Takayasu arteritis does not cause any specific blood test or urinary abnormalities but usually produces nonspecific findings of inflammation. Nearly 80% of patients have elevated erythrocyte sedimentation rates (ESR) or C-reactive protein (CRP) values, especially during phases of active disease. Unfortunately, no blood test accurately measures disease activity. For example, the ESR is normal in 30% of patients with active disease and is elevated in 40% of patients with inactive disease. Recent studies have suggested that pentraxin-3 may more accurately reflect disease activity than either ESR or CRP. Anemia develops in 50% of patients, with hematocrits typically in the high 20s or low 30s. Anemic patients commonly have slightly low mean corpuscular volume (eg, high 70s). Thrombocytosis, which develops in one-third of patients, is often mild but may exceed 800,000/mcL. Less than 10% of patients with Takayasu arteritis have an elevated serum creatinine. About one quarter will have mild proteinuria or hematuria. Renal abnormalities usually result from hypertension; glomerulonephritis from Takayasu arteritis very rarely occurs.
Magnetic resonance imaging (MRI), computed tomography (CT), vascular ultrasonography, and conventional aortography are abnormal in virtually all patients with Takayasu arteritis. MRI appears most sensitive in that it can detect the inflammatory thickening of the aorta or its branches (Figure 31–1) that precedes changes in the caliber of the vessels’ lumen. Conventional angiography, although unhelpful in determining the thickness of the vessel wall, provides the most detailed images of the stenoses, occlusions, dilatation, and other vascular wall irregularities characteristic of Takayasu arteritis (Figure 31–2). Advances in CT and three-dimensional image reconstruction have allowed CT angiography to replace the more invasive conventional angiograms.
Magnetic resonance image showing thickening of the wall of the ascending and descending thoracic aorta in a 26-year-old woman with Takayasu arteritis.
Angiogram showing multiple changes of Takayasu arteritis, including dilatations of the ascending aorta (with surgical wires from aortic valve replacement surgery)and the brachiocephalic and proximal right common carotid arteries. The left common carotid artery is occluded distal to its origin. (Used with permission from Hellmann DB, Flynn JA. Clinical presentation and natural history of Takayasu’s arteritis and other inflammatory arteritides. In: Perler BA, Becker GJ, eds. Vascular Intervention. A Clinical Approach. Thieme Medical; 1998:249–256.)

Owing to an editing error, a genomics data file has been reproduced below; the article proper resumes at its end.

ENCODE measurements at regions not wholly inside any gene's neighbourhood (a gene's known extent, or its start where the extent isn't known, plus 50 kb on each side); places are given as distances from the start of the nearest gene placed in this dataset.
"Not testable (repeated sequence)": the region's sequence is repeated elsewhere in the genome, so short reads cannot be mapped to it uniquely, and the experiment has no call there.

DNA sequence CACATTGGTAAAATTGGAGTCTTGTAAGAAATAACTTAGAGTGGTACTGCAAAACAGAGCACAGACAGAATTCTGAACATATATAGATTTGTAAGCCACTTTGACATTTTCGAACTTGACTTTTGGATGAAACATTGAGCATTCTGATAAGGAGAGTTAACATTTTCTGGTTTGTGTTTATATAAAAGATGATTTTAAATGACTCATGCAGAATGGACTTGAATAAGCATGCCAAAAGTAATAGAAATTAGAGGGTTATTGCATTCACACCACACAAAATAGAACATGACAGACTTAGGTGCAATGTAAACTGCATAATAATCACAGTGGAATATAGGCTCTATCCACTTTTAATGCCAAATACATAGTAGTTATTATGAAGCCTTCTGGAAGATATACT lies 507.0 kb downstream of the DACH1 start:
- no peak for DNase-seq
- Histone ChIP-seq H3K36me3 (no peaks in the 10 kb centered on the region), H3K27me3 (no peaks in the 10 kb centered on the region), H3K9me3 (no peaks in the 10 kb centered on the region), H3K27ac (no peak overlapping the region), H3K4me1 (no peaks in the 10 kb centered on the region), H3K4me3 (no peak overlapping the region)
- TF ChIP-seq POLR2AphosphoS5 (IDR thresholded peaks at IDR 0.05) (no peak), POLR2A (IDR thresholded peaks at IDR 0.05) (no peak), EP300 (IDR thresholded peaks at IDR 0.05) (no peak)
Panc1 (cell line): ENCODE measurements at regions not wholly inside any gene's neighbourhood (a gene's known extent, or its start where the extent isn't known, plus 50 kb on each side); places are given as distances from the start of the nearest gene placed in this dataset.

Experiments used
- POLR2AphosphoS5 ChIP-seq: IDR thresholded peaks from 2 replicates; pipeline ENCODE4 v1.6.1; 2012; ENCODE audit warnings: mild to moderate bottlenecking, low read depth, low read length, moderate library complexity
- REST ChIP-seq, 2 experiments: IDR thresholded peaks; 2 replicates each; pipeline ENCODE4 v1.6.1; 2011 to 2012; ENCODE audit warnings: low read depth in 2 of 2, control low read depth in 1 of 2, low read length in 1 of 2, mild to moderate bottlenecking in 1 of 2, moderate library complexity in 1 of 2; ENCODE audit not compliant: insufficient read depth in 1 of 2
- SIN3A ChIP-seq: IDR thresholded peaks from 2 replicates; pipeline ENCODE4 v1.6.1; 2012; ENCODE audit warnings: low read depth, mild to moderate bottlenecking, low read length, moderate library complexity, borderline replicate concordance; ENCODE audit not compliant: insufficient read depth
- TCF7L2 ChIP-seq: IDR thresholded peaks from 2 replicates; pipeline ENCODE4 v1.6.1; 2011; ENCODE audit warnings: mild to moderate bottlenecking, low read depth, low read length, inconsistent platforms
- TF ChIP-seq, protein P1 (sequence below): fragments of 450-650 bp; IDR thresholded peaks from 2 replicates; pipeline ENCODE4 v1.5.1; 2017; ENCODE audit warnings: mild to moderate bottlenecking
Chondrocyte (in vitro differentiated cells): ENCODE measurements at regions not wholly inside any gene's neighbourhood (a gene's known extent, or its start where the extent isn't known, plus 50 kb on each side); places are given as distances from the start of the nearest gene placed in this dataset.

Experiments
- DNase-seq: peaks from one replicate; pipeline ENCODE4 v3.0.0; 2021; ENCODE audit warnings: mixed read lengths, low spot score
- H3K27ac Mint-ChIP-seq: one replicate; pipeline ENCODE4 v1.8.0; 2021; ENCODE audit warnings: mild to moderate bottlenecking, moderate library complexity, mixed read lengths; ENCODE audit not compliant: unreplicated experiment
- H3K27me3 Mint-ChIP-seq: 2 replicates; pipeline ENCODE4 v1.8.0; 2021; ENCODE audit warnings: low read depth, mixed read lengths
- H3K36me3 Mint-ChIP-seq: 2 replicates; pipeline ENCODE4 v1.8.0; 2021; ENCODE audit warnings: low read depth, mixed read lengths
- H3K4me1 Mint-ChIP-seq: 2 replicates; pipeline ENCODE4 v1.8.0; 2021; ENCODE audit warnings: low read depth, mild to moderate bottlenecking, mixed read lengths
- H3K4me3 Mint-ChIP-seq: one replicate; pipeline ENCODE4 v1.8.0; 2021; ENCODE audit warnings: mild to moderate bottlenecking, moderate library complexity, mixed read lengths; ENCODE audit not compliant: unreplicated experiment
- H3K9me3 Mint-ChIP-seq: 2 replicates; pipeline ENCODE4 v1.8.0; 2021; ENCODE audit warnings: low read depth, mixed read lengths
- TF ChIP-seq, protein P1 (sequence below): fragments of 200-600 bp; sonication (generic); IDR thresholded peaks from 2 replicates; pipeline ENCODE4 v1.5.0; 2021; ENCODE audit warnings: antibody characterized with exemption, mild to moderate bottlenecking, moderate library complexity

The most frequently affected vessels are the aorta, subclavian arteries, and carotid arteries (Table 31–2). Involvement of the aorta above and below the diaphragm occurs most commonly. The distribution of vascular involvement varies in people from different countries: whereas disease of the ascending aorta and great vessels is most common in patients from Japan, involvement of the abdominal aorta and renal arteries is most common in patients from India and Korea. In the extra-aortic vessels, long segments of stenosis are more frequent than dilation or aneurysm. Takayasu arteritis is one of the few forms of vasculitis that can affect, albeit rarely, the pulmonary arteries. Positron emission tomography scanning offers the theoretical advantage of allowing quantification of the degree of vascular inflammation. Indeed, positron emission tomography scanning appears to be sensitive in detecting vascular inflammation in patients with Takayasu arteritis, but the cost and level of radiation exposure pose important limitations. No imaging technique has been proven to be reliable in measuring disease activity. The initial enthusiasm for the ability of MRI to measure disease activity has not been substantiated by long-term follow-up studies.
Table 31–2. Frequency of Blood Vessel Involvement in Takayasu Arteritis. ||Download (.pdf)
Table 31–2. Frequency of Blood Vessel Involvement in Takayasu Arteritis.
|Blood Vessel||% Abnormal|
|Aortic arch or root||35|
|Common carotid artery||58|
|Common iliac artery||17|
Biopsies of the aorta or other actively affected arteries show a granulomatous vasculitis with giant cells.